Album Spotlight: Alan Jackson, ‘Angels and Alcohol’
Alan Jackson returns to what he does best with his 15th studio album, Angels and Alcohol. The album does just what George Jones asked him to do. Jackson "keeps it country."
The new project marks Jackson's first collection of new country songs since Thirty Miles West in 2012. The country icon released The Bluegrass Album in 2013, which featured a mix of original songs and covers of classic bluegrass tunes.
Jackson is celebrating 25 years since the release of his debut album, Here in the Real World. Earlier this year he embarked on the Keepin' It Country tour, and his career was the subject of an exhibit at the Country Music Hall of Fame. Here's everything you need to know about the title, songs and impact of Angels and Alcohol.
Jackson's new album is titled Angels and Alcohol, named after a very traditional track that he's been playing live. “You can’t mix angels and alcohol / I don’t think God meant for them to get along / When it takes control you can’t love no one at all / You can’t mix angels and alcohol,” Jackson sings during the ballad. As you'll see, however, this isn't an album without one or two more booze-friendly tracks.
Here Jackson explains the title and his music philosophy:
Universal Music Group Nashville has released Angels and Alcohol, specifically EMI Nashville. It's Jackson's third record on EMI.
The new album was produced by Keith Stegall, who has helmed all of Jackson's studio projects over the last 25 years with the exception of Like Red on a Rose, which was produced by Alison Krauss.
Keepin' It Country
Jackson vows to do just as George Jones taught him many years ago. The Possum was one of Jackson's heroes and a true friend.
Jackson wrote seven of the album's 10 original tracks and drew from some well-known writers for three others, including Michael White — who wrote Blake Shelton's "The Baby" — and Troy Jones, who wrote two of Billy Currington's biggest hits in "People Are Crazy" and "Pretty Good at Drinking Beer."
1. “You Can Always Come Home” (Alan Jackson) - A slow acoustic ballad builds to a mid-tempo country rambler about family and true love. Jackson says his father inspired the song.
2. “You Never Know” (Alan Jackson) - Sonically, this cut is similar to "I Don't Even Know Your Name," but it's a track about real love and never knowing where you may find it.
3. “Angels and Alcohol” (Alan Jackson) - The title track is a ballad that warns of mixing alcohol with love.
4. “Gone Before You Met Me” (Michael White, Michael Heeney) - Guitars drive this mid-tempo song about the wayward ways of an outlaw. Dig deep to understand the Jack Kerouac reference. Ultimately it's about appreciating the slow and simple life you're living.
5. “The One You’re Waiting On” (Adam Wright, Shannon Wright) - An easily adaptable ballad that relies on specific details to touch many hearts. It's touching and effective and includes something of a twist at the end.
6. “Jim and Jack and Hank” (Alan Jackson) - The radio single is a straight-forward, tear-in-your-beer country heartbreaker performed at about 110 beats per minute. Guitars swing in and out to complement the singer's clever rhymes.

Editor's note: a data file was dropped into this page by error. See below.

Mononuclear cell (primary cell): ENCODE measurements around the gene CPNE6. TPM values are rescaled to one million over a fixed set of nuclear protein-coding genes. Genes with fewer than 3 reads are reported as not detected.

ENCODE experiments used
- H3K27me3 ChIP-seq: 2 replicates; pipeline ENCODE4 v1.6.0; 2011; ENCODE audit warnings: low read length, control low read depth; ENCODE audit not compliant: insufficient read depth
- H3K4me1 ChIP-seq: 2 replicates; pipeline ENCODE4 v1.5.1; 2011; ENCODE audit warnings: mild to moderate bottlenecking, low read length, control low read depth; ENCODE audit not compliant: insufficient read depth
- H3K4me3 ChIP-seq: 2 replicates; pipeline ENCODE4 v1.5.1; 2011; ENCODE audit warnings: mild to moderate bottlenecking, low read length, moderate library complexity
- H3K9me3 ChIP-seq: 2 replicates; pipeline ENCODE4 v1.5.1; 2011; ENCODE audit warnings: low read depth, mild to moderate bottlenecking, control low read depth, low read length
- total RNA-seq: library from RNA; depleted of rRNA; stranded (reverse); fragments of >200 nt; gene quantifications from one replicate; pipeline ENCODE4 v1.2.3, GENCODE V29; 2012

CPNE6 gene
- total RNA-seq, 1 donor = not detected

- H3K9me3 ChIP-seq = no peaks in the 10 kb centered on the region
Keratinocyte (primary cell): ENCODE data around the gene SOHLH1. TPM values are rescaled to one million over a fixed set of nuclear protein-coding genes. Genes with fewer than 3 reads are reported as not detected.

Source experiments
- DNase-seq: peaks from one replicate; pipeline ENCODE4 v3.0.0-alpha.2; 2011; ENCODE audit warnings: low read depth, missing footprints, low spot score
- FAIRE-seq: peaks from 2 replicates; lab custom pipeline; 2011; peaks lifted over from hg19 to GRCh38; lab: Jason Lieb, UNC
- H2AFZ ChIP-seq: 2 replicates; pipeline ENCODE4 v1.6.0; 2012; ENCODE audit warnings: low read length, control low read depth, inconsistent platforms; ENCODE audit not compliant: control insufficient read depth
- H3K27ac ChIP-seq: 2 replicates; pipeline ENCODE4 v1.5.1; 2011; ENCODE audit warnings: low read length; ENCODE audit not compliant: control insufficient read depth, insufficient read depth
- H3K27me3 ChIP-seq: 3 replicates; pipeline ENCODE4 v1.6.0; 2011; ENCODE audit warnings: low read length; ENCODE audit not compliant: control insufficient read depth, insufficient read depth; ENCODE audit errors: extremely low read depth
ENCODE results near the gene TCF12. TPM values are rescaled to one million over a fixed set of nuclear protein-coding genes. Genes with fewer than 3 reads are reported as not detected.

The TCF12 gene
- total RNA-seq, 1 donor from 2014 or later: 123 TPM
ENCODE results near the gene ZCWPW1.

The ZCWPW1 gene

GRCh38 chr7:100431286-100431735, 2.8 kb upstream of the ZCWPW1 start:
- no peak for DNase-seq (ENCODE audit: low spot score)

7. “I Leave a Light On” (Alan Jackson) - Fans may compare this track to "Every Light in the House Is On" by Trace Adkins. It's a slow ballad about love lost.
8. “Flaws” (Alan Jackson) - "Flaws" is an outlier on Angels and Alcohol. It's a quirky song about living with the flaws God created.
9. “When God Paints” (Troy Jones, Greg Becker) - Many will choose "When God Paints" as the best song on Jackson's Angels and Alcohol album. “When God paints / The heart beats / A life begins, a season ends and lovers meet,” he sings during another tender, personal performance.
10. “Mexico, Tequila and Me” (Alan Jackson) - Accordion and fiddle drive this rowdy closer from the very first note. It's the fastest cut on Angels and Alcohol, one about leaving life behind for a few days, or weeks.
Alan Jackson is taking his time these days, and Angels and Alcohol is a reflection of that patience and compassion. The 10 country stories are familiar — although a few snap back to surprise you — but the space he leaves between thoughts and guitar licks is unique.
The singer’s warm baritone is inviting. “Spread your wings, don’t be afraid to try,” he sings to begin “You Can Always Come Home,” the album’s opening track. It doesn’t stop time, but it quiets the rat race for five-plus minutes.
His band fills the space, sometimes just with chords and fills, but occasionally with a solo when it’s required. No one will accuse Jackson of packing in too many notes on this album, not even on the two-steppin’ “You Never Know” or demanding “Jim and Jack and Hank.”
Ballads like “When God Paints” and “The One You’re Waiting On” are signature tracks. The singer is simply the right man for the first song, crooning, “When God paints / The heart beats / A life begins, a season ends and lovers meet.”
“I’ve learned that sometimes / It’s not always black or white, but we’ll be fine / When God Paints.”
“The One You’re Waiting On” begins like a personal letter to his daughter before becoming less specific. It’s a note to a woman waiting for Mr. Right or a note to a wife waiting on her husband before something of a surprise ending. Find growth in his lyrics and the subtle way he embraces technology and new production techniques. Jackson never sounds out of place, but he also never sounds … old.
From top to bottom, Angels and Alcohol is a warm record that longtime fans will appreciate. He’s not pursuing radio as aggressively as he once did, which is a shame, because songs like “Jim and Jack and Hank” (technically a single) would sound as good on FM today as Jackson's cuts did 25 years ago.
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